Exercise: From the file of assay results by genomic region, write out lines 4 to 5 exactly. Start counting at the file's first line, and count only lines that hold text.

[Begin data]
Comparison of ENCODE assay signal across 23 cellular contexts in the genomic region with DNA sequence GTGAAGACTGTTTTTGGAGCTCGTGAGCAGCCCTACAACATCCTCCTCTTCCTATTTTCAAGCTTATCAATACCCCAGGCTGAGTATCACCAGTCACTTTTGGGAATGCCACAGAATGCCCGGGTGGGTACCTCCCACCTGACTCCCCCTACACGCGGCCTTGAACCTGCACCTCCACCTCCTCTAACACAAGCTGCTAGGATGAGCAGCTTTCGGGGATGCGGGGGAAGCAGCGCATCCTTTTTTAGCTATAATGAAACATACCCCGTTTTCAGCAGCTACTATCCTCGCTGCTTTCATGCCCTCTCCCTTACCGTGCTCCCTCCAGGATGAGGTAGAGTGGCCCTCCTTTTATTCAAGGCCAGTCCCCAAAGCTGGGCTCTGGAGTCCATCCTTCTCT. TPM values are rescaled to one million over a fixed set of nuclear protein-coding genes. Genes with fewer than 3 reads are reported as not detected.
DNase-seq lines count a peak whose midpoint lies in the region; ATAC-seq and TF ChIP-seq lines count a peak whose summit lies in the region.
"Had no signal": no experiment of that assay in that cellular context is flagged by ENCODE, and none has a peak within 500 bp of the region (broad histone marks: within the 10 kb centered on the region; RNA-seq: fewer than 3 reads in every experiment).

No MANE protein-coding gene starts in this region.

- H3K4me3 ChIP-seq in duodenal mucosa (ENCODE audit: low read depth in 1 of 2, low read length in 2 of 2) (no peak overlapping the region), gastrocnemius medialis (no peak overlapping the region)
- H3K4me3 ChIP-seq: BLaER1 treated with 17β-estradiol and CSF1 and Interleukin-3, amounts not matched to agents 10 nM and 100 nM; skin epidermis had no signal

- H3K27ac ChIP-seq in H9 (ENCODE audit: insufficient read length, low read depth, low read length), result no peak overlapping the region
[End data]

No MANE protein-coding gene starts in this region.

- H3K4me3 ChIP-seq in duodenal mucosa (ENCODE audit: low read depth in 1 of 2, low read length in 2 of 2) (no peak overlapping the region), gastrocnemius medialis (no peak overlapping the region)